My recent chilly, early morning visit to Central Lutheran, a near downtown church, was delightful. They offer warm greetings, solid music, a meaningful liturgy, and brief but meaningful homilies. Serving a diverse ethnic and socioeconomic congregation, they have established and maintain a significant Christian presence in their neighborhood. I intend to revisit to sample the atmosphere of their other congregations at their two other Sunday morning services. [img_assist|nid=145237|title=Central Lutheran Sanctuary Interior|desc=|link=none|align=left|width=350|height=166]
Ignoring the Lutherans?
So far I’ve now officially visited four Lutheran churches in the Anchorage area. Two were wonderful visits in every respect, one ignored me totally but offered a good service, and one was a painful experience I never did write up. Lutheran churches tend to have smaller but better utilized facilities than many denominations. Where some denominations may have a huge church, you’ll often see only one service. Lutherans may have two or three services in a significantly smaller church building. Outwardly, they may not be as visible but when you get inside, you’ll notice strong markers of the Christian faith.
Arriving a few minutes before Central Lutheran’s 8:15 a.m. service on October 25, 2009, I was warmly greeted inside the foyer by an older gentleman in my line of sight. Entering the sanctuary I was greeted again and handed a bulletin by two greeter/usher/bulletin passers. The church was spacious and brightly lit. The smaller group of worshipers at this service filled one-quarter to one-third of the church. They tended to be more mature worshipers dressed in suits, or certainly more nicely dressed than in many churches.
The bulletin detailed the order of service and liturgy for the day. To my recollection, the 20 page bulletin was the largest I’ve received in my visits. However, it contained the whole of the service, including the words and music for the songs used. Only three pages were devoted to schedules and announcements.
Service Moved Well
Starting promptly at 8:15 a.m. with an organ prelude of a beautiful Pachelbel tune, the liturgical service commenced, lasting for about an hour. Lutheran liturgy tends to be structured with Confession and Forgiveness, Greeting, Prayer of the Day, First and Second Reading of the Word, Gospel Reading, Sermon, Nicene Creed, Prayers of Intercession, Eucharist, Benediction, and Dismissal.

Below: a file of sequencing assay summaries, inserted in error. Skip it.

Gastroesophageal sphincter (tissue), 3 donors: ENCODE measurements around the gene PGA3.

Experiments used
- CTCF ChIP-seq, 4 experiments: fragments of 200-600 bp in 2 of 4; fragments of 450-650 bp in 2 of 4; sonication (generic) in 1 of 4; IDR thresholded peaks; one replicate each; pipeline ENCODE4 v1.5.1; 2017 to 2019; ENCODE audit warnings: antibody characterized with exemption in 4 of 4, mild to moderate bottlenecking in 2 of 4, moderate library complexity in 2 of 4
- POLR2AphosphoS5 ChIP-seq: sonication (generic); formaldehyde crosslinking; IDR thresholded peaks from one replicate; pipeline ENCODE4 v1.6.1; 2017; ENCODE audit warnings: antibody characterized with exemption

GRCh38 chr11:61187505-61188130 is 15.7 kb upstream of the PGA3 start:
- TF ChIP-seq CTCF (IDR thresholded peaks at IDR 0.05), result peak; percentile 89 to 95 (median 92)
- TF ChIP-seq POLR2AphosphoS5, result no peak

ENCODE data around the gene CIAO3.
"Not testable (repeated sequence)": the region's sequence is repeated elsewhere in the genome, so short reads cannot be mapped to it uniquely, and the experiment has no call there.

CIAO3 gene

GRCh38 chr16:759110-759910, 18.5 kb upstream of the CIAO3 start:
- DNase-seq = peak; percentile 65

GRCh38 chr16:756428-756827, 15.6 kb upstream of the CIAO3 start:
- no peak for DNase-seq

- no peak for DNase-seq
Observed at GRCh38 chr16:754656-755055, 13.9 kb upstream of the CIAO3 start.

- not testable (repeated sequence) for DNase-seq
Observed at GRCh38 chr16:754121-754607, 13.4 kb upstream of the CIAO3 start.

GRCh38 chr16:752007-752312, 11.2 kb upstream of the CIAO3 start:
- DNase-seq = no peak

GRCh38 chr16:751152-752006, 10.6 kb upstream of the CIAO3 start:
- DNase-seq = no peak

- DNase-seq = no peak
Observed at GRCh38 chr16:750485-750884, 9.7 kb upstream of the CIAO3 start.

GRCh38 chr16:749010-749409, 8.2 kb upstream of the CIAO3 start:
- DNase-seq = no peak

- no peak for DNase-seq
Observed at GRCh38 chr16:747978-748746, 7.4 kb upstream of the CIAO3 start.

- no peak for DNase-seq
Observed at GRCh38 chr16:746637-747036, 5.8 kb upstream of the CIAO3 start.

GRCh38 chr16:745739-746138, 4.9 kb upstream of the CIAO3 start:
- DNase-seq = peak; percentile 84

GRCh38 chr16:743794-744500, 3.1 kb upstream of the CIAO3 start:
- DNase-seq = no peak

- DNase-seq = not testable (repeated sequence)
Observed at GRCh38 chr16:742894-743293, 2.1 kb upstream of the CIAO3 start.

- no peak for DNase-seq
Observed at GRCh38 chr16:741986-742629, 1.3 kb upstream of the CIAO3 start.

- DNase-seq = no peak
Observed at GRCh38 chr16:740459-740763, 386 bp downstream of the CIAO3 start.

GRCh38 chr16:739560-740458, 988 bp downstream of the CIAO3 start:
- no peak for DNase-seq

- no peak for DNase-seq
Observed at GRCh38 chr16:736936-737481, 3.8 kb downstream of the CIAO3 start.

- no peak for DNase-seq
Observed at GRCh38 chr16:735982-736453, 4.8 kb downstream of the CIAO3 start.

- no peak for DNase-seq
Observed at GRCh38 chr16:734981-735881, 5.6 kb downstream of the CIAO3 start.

Central Lutheran has co-pastors who work well together, alternating key responsibilities. On this Sunday Rev. Glenn Petersen served as preacher, and Rev. Lisa Smith served as presider. As presider, Rev. Lisa led out in many of the responsorial readings. Unusual for a pastor, she offered clear diction, and a strong and pleasing voice, easily heard and understood by her primarily mature audience. I appreciated this. Rev. Glenn also had clear diction and was easy to understand as he delivered his brief sermon titled “Standing Under”. Mention was made that this was Reformation Sunday, the day commemorating Luther’s inauguration of the Reformation by his nailing the 95 Thesis to the church door in Wittenburg. As the actual date of Luther’s action was October 31, the coming Saturday, Lutheran churches were celebrating this date on Sunday, October 25, a great commemoration.
I very much liked this service because the church, atypical of most Lutheran churches I’ve visited, was bright and brightly lit. I consider this to be a warm and friendly church. The Eucharist was served only after the pastors clearly invited all to the table, a strong departure from most churches. They pointed out that this was God’s table, not a Lutheran table. It was an emotional moment for me because so many churches do not freely invite the “stranger within their midst” to God’s table. Finally, I loved the Benediction and Dismissal being done by both pastors from the rear of the church, thus enabling them to be in position to greet departing worshipers. I was warmly greeted by Rev Glenn who also asked my name, an unusual departure from most churches, even if you do happen to shake the pastor’s hand. Clearly Central Lutheran is a church with good tradition, warmth of fellowship, and a clear articulation of Christ’s ministry. I’m sure all comers would receive a warm welcome here.
After this visit, I received a warm email from a Central Lutheran member couple, offering to bring me a loaf of bread if I provided my address. Typically I only use my firstname.lastname@example.org address when filling out visitor registration cards, but I sincerely appreciated their offer. Regardless of how many times I fill out a visitor card at any Anchorage church, it is rare I receive an acknowledgement of my visit, a sad commentary on contemporary Christian practice. I believe I’d have a much higher response rate if I also indicated I wanted to become a member.[img_assist|nid=145238|title=Central Lutheran Exterior|desc=|link=none|align=left|width=350|height=126]